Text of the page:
FAMILY IN INDIA AND NORTH AMERICA || Social and Demographic Correlates of Consanguineous Marriages in South India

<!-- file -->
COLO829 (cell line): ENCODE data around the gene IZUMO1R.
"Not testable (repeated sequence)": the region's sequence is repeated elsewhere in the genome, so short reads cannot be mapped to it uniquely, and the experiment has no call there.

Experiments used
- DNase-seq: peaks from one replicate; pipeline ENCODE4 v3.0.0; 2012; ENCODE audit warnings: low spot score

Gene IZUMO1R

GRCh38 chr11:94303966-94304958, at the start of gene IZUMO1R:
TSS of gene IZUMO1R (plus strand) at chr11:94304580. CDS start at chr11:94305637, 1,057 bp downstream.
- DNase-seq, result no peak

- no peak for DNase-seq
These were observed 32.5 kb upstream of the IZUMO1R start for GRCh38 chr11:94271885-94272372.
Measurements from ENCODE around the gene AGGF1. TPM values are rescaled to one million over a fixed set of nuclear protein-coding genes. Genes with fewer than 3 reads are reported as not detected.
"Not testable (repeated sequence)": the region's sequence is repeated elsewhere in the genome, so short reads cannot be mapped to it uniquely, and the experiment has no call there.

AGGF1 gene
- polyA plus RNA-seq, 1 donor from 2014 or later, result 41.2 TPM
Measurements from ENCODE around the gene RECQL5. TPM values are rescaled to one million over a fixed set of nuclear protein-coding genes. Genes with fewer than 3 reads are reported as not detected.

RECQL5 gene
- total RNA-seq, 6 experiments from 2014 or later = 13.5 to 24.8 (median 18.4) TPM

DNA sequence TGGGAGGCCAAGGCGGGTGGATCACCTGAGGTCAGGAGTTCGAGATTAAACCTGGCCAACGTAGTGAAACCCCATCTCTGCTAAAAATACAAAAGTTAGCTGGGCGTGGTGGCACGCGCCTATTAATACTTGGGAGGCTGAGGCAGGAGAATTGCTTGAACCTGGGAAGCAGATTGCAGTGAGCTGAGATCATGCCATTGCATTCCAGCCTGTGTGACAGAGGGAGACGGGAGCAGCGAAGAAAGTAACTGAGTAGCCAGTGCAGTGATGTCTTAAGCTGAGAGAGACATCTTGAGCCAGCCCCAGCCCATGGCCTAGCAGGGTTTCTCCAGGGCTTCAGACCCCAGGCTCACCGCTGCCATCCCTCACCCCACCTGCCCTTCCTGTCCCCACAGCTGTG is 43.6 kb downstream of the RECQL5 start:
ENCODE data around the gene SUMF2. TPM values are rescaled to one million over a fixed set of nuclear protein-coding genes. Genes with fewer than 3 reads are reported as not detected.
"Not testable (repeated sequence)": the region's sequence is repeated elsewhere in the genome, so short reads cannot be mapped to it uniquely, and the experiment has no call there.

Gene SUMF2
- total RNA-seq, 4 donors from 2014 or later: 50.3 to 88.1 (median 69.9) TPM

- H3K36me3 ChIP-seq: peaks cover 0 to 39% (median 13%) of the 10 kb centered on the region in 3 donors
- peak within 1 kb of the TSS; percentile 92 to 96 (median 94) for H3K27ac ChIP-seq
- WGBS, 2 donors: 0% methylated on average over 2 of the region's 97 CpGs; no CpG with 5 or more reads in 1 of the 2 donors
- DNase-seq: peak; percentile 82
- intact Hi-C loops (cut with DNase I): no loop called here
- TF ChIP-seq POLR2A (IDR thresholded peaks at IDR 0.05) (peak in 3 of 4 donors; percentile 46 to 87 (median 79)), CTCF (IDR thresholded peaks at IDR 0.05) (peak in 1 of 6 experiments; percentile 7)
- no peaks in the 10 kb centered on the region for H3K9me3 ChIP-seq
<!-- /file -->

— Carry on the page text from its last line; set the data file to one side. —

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<ul><li><p>Social and Demographic Correlates of Consanguineous Marriages in South IndiaAuthor(s): EDWIN D. DRIVER and ALOO E. DRIVERSource: Journal of Comparative Family Studies, Vol. 19, No. 2, FAMILY IN INDIA AND NORTHAMERICA (SUMMER 1988), pp. 229-244Published by: Dr. George KurianStable URL: http://www.jstor.org/stable/41601377 .Accessed: 28/06/2014 09:10</p><p>Your use of the JSTOR archive indicates your acceptance of the Terms &amp; Conditions of Use, available at .http://www.jstor.org/page/info/about/policies/terms.jsp</p><p> .JSTOR is a not-for-profit service that helps scholars, researchers, and students discover, use, and build upon a wide range ofcontent in a trusted digital archive. We use information technology and tools to increase productivity and facilitate new formsof scholarship. For more information about JSTOR, please contact support@jstor.org.</p><p> .</p><p>Dr. George Kurian is collaborating with JSTOR to digitize, preserve and extend access to Journal ofComparative Family Studies.</p><p>http://www.jstor.org </p><p>This content downloaded from 141.101.201.31 on Sat, 28 Jun 2014 09:10:44 AMAll use subject to JSTOR Terms and Conditions</p><p>http://www.jstor.org/action/showPublisher?publisherCode=kurianhttp://www.jstor.org/stable/41601377?origin=JSTOR-pdfhttp://www.jstor.org/page/info/about/policies/terms.jsphttp://www.jstor.org/page/info/about/policies/terms.jsp</p></li><li><p>Social and Demographic Correlates of </p><p>Consanguineous Marriages in South India </p><p>EDWIN D. DRIVER* and ALOO E. DRIVER** </p><p>Research on kinship organization in south India has been done for over 100 </p><p>years, involving such renown anthropologists as Morgan, Rivers, Hocart, Dumont, Leach, and Tambiah (Good 1980: 476). The complexities of kinship organization in south India and how it uniquely differs from kinship organization elsewhere in India or in other societies is still being revealed by researchers. Marriage, one of the* institutions of kinship organization, is often the reference in discussions of this </p><p>uniqueness. This is expressed in part by a scholar, renown for her expertise on kin- </p><p>ship in India, as follows (Karve 1965: 250-52): </p><p>The Dravidian kinship organization is... fundamentally different from that of the northern zone... Marriage strengthens existing bonds. The emphasis is on </p><p>knitting families together and narrowing the circle of the kin-group, a policy exactly opposite of the one followed in the north. The whole tone of southern society is different. The south represents the principle of immediate exchange, a policy of consoli- dation, a, clustering of kin groups in a narrow area, no sharp distinction bet- ween kin by blood and kin by marriage... </p><p>The principle and policies mentioned by Karve are implicit in the rules and </p><p>preferences which most castes in the South say ought to govern who marries whom. These preferences, if not their rank-order, are rather clearly defined (Beals 1974: 119; Chekki 1974: 94; Good 1980: 474-75; Karve 1965: 218, 220, 222; Mencher 1966: 164). The usual, first preference is for a marriage between a man and his elder sister's daughter (or, conversely, between a woman and her mother's </p><p>brother). The usual, second preference is for a marriage between a man and his father's sister's daughter (or, conversely, between a woman and her mother's brother's son). The usual, third preference is for a marriage between a man and his mother's brother's daugher (or, conversely, between a woman and her father's sis- ter's son). The expression, in behavior, of these preferences serves to insure that the other aspects of kinship organization such as clan exogamy and the age grada- tion of relationships are preserved. In the words of Karve (1965: 250-51): </p><p>Department of Sociology, University of Massachusetts, Amherst, Massachusetts 003, U.S.A. </p><p>"Department of Sociology, American International College, Springfield, Massachusetts 01003, U.S.A. Vol. XIX, No. 2 (Summer 1988) </p><p>This content downloaded from 141.101.201.31 on Sat, 28 Jun 2014 09:10:44 AMAll use subject to JSTOR Terms and Conditions</p><p>http://www.jstor.org/page/info/about/policies/terms.jsp</p></li><li><p>230 Journal of Comparative Family Studies </p><p>In the Dravidian kinship organization... the kin in the immediate family is ar- ranged not according to generations sbut according to age categories of 'older than ego' and 'younger than ego'. Marriage is outside the exogamous clan cal- led balli or bedagu or kilai, which have similarities to totemistic clans. Ex- change of daughters is favored... The rules for marriage... are: (1) One must not marry a member of one's own clan. (2) A girl must marry a person who belongs to the group "older than self - tam-muri' and also the group "younger than the parents". Therefore she can marry any of her older cross- cousins, as also the younger brother of her mother. </p><p>While there have been extensive studies and construction of theories about kinship rules, preferences, and terminology by Karve (1965) and others (see Chekki 1974: 91-94; Good 1980; Rao 1973), much less attention has been given to the actual patterns of marriage in South India. The few studies done suggest that (a) the actual patterns tend to conform with the rules and preferences as closely as might be expected, given the effects of birth rates and death rates on the availability of preferred kin (Conklin 1973: 55), and (b) that the frequency of consanguineous marriages in south India far exceeds the number reported in studies of marriages done elsewhere in or outside of India (Rao and Inbaraj 1977: 281). </p><p>PURPOSE AND METHODOLOGY </p><p>The purpose of this paper is to provide an analysis of consanguineous mar- riages in South India and to compare our findings with those of other studies of this area. We focus on the demographic and social antecedents and consequences of consanguineous and non-consanguineos marriages in a metropolitan area. The an- tecedents include the facts of marriage (arrangement, ages of the brides and grooms, degree of kinship between brides and grooms), occupations of the parents, and the social class and caste of the families. The consequences are the demog- raphic variables of fertility, infant and child mortality, and family structure and size. </p><p>Data for this study are derived from a larger study of social stratification in south India (Driver and Driver 1986), wherein interviews were held with a stratified, random sample of the heads of households (or their spouses) for persons resident in 1966 in metropolitan Madras. Virtually all of the 463 households initially selected and located were found to be responsive to an interview. This paper is based on the 400 households where the spouse of the head of the household had an unbroken, first marriage, and where the interviewee provided the information needed for this paper. </p><p>The interview questions provided for open-ended rather than pre-categorized answers. Thus, each interviewee had to mentally formulate and verbally express in her or his own words (in English, Tamil, Telugu, or whatever was the primary lan- guage of the household) information about the marriage, social and demographic characteristics for selves and parents, and how they identified themselves with re- gard to social class and caste. These open-ended responses were placed in sets of </p><p>This content downloaded from 141.101.201.31 on Sat, 28 Jun 2014 09:10:44 AMAll use subject to JSTOR Terms and Conditions</p><p>http://www.jstor.org/page/info/about/policies/terms.jsp</p></li><li><p>Social and Demographic Correlates of Consanguineous Marriages in South India 231 </p><p>categories, numerous enough to highlight important social differentiations and yet not so numerous as to obviate meaningful comparisons between consanguineous and non-consanguineous marriages. </p><p>FINDINGS </p><p>Facts of the marriage. The number and per cent of marriages which were un- </p><p>equivocably consanguineous are shown in Table 1. Altogether 34 per cent were </p><p>consanguineous. Within this category, the most frequent subtype is one which un- ites a woman with her mother's brother (or, conversely, a man with his sister's daughter). Second in frequency is the union of a woman with her mother's brother's son (or, conversely, a man with his father's sister's daughter). These and all other marriages of so-called "first cousins" appear to involve only cross-cousins and never parallel cousins, which conforms to the rules and preferences mentioned </p><p>by Karve and others. Of the non-consanguineous marriages, there are several un- ions defined initially by our interviewees as terminological kin but not as consan- </p><p>guineous, i.e., blood, kin. Given the fact that persons in South India sometimes are kin to others in more than one way, it may be that these initial responses would have been supplemented to reveal some ties of consanguinity between mates, ahd we probed further. </p><p>Table 1 DEGREE AND KIND OF CONSANGUINITY BETWEEN GROOM AND BRIDE: BY NUMBER AND PER CENT </p><p>Kinship of Groom to Bride Number Per Cent Two degrees removed (uncle) </p><p>Mo Bro 42 10 Three degrees removed (1st cousin) </p><p>Mo Bro Son 19 5 Fa Si Son 35 9 Unspecified 4 1 </p><p>Four degrees removed (2nd cousin) 4 1 Over four degrees removed 32 8 </p><p>subtotal 136 34 Non-kin socially related (e.g., Si Hu Bro, Mo Bro Wi Bro, Mo Si Da Husb Bro) 13 3 not socially related 250 63 subtotal 263 66 </p><p>Total 399 100 </p><p>Our data, which permit only a cross-sectional analysis of trends, do not reveal any clear-cut trend for consanguineous unions. In Table 2, starting with the earliest marriage cohorts (i.e., women aged 45 years or more),1 one observes that the per </p><p>*We have equated age categories with marital cohorts, recognizing that some women in different age categories belong to the same marriage cohort. It is unlikely, however, that there is much such overlap, given that the ages of nuptials for each age category are about the same. </p><p>This content downloaded from 141.101.201.31 on Sat, 28 Jun 2014 09:10:44 AMAll use subject to JSTOR Terms and Conditions</p><p>http://www.jstor.org/page/info/about/policies/terms.jsp</p></li><li><p>232 Journal of Comparative Family Studies </p><p>cent of consanguineous marriages fluctuates up and down over the four, broad cohorts. </p><p> 2 FREQUENCY OF KIN (CONSANGUINEOUS) MARRIAGES OVER TIME </p><p>Kinship Per Cent by Present Ages of Wives (in years) of Groom to Bride </p><p>Under 25 25-34 35-44 45+ Total (n=) (83) (141) (108) (65) (397) </p><p>MoBro 12 14 6 9 10 1st cousin 8 16 11 25 15 Distant kin 4 9 10 12 9 subtotal 24 39 27 4 34 Non-kin 76 61 73 54 66 </p><p>Total 100 100 100 100 100 </p><p>The arrangement of all marriages is shown in Table 3. Arrangements are most often made by th elders of the kin group but are finalized after the potential bride and groom give their approval. What distinguishes consanguineous marriages from non-consanguineous marriages is the frequency by which elders finalize contracts without seeking the approval of the bride and groom. Thus, while consanguineous unions constitute 34 per cent of the total unions, they constitute 54 per cent of the unions arranged by the elders without the approval of the bride and groom. This acting without consulting occurs mainly when the union involves close kin rather than distant kin. </p><p>Table 3 ARRANGEMENT AND APPROVAL OF MARRIAGES OF SPOUSES BY KINFOLK </p><p>Kinship Per Cent of Groom to Bride Arrangement by Kinfoik Arrangement by Spouses Total </p><p>without with with without approval approval approval approval </p><p>of of of of spouses spouses kinfoik kinfoik </p><p>(n=) (58) (255) (43) (27) (383) MoBro 19 9 2 7 10 1st cousin 26 14 7 15 15 Distant kin 9 9 12 - 9 </p><p>subtotal 54 32 21 22 34 Non-kin 46 68 79 78 66 Total 100 100 100 100 100 </p><p>Our evidence suggests that arranged marriages have not declined over the years. The per cent of the total marriages arrnged by the elders, with or without approval of the bride and g Poo m , is about the same for all of the marriage cohorts (expressed as age groups). </p><p>This content downloaded from 141.101.201.31 on Sat, 28 Jun 2014 09:10:44 AMAll use subject to JSTOR Terms and Conditions</p><p>http://www.jstor.org/page/info/about/policies/terms.jsp</p></li><li><p>Social and Demographic Correlates of Consanguineous Marriages in South India 233 Table 4 FREQUENCY OF ARRANGED MARRIAGES OVER TIME </p><p>Per Cent by Present Ages of Wives (in years) </p><p>Under 25 25-34 35-44 45+ Total (n=) (83) (137) (99) (63) (382) </p><p>By Kinfolk without approval of spouses 16 10 14 27 15 with approval of spouses 68 68 70 57 67 </p><p>By Spouses with approval of kinfolk 6 14 12 11 11 without approval of kinfolk 10 8 4 5 7 </p><p>Total 100 100 100 100 100 </p><p>The ages at which marriages occur in South India may be defined by the date of the contract (arrangement), the date of the nuptials, or the date of consumma- tion. For our data, these dates are very close together. The median ages (in years) for contract, nuptials, and consummation for brides are, respectively, 18.3, 18.4 and 18.5; these ages (in years) for th grooms are, respectively, 26.6, 26.7, and 26.8. These general medians are almost identical to the medians for each marriage cohort; in effect, ages at marriage have remained rather stable over time. </p><p>The relationship between ages at nuptials for brides and grooms, by type of marriage, are shown in Table 5. There is a tendency for marriages to occur at younger ages for consanguineous unions (medians of 17.7 years for brides and 26.2 years for grooms) than for non-consanguineous unions (medians of 18.8 years for brides and 26.9 years for grooms). Within the consanguineous category, brides who are close kin to^ the grooms marry earlier than do brides who are distant kin to the grooms, their respective medians being 17.3 years and 19.1 years. </p><p>Analysis of the specific ages at which brides and grooms married shows a wide range of age differences between certain mates. At one extreme, there was a bride who was two years older than her groom, and there were eight brides who were equal in age to their grooms. At the other extreme, there were two brides who were thirty years younger, and there were seven brides who were twenty to twenty-three years younger, than their grooms. In some of these cases of extreme differences, the bride who was in her first marriage had been married to a man who had been previously married for many years. </p><p>Social antecedents and correlates. Consanguineous and non-consanguineous marriages are compared in terms of traits which precede nuptials and apply to their immediate kin (especially parents). These very same traits also apply to the married pair throughout their lifetime. The traits are ancestral home, occupations of the fathers of bride and groom, and caste and social class. By Table 6, consanguineous and non-consanguineous marriages are not distinguished by their frequencies of brides, grooms, or brides and grooms, who were born in the place where they now </p><p>This content downloaded from 141.101.201.31 on Sat, 28 Jun 2014 09:10:44 AMAll use subject to JSTOR Terms and Conditions</p><p>http://www.jstor.org/page/info/about/policies/terms.jsp</p></li><li><p>Table 5 INTERRELATIONS BETWEEN BRIDE'S AGE AT NUPTIALS AND GROOM'S AGE AT NUPTIALS. BY TYPE OF MARRIAGE </p><p>K...</p></li></ul>